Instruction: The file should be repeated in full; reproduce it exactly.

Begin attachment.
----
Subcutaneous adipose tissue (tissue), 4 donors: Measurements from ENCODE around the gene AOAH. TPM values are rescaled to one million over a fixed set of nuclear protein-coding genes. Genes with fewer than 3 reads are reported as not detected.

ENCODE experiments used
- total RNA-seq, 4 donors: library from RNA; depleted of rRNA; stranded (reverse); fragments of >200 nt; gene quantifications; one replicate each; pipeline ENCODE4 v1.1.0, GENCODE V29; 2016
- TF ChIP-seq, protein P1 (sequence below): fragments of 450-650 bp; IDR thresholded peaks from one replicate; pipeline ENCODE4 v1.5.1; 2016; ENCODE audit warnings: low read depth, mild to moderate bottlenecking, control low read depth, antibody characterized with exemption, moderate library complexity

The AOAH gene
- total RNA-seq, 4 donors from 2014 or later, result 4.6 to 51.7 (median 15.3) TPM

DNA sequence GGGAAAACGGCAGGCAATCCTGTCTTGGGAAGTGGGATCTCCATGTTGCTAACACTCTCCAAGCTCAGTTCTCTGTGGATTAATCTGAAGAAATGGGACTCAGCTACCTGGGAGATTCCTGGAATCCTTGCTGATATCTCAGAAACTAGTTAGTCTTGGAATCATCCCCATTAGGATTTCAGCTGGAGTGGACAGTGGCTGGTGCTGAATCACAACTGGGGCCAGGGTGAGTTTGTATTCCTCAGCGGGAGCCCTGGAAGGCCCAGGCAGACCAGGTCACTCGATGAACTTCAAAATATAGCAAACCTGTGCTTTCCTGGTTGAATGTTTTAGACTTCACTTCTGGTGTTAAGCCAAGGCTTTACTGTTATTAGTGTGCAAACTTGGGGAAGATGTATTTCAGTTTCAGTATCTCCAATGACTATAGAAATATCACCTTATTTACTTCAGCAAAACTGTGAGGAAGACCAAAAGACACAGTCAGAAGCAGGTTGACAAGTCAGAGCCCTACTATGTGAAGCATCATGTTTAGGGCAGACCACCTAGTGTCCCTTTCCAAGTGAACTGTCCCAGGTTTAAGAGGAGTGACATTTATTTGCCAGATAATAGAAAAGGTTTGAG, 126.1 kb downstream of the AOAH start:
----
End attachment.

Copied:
Subcutaneous adipose tissue (tissue), 4 donors: Measurements from ENCODE around the gene AOAH. TPM values are rescaled to one million over a fixed set of nuclear protein-coding genes. Genes with fewer than 3 reads are reported as not detected.

ENCODE experiments used
- total RNA-seq, 4 donors: library from RNA; depleted of rRNA; stranded (reverse); fragments of >200 nt; gene quantifications; one replicate each; pipeline ENCODE4 v1.1.0, GENCODE V29; 2016
- TF ChIP-seq, protein P1 (sequence below): fragments of 450-650 bp; IDR thresholded peaks from one replicate; pipeline ENCODE4 v1.5.1; 2016; ENCODE audit warnings: low read depth, mild to moderate bottlenecking, control low read depth, antibody characterized with exemption, moderate library complexity

The AOAH gene
- total RNA-seq, 4 donors from 2014 or later, result 4.6 to 51.7 (median 15.3) TPM

DNA sequence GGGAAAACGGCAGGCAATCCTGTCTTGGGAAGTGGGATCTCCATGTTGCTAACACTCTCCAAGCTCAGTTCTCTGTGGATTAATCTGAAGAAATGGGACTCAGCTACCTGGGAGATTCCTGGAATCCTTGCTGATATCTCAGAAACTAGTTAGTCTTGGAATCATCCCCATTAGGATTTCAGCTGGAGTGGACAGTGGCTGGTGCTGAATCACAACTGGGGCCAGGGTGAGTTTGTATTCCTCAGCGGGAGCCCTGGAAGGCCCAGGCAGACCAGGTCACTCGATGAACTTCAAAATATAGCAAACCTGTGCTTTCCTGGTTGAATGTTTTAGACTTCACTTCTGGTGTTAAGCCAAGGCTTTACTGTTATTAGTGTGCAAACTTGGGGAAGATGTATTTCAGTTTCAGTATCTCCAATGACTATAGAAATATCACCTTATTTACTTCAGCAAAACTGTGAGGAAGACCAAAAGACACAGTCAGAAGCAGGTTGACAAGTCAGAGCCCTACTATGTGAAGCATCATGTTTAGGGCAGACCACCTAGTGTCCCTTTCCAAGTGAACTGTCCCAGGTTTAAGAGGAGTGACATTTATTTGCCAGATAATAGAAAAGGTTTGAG, 126.1 kb downstream of the AOAH start: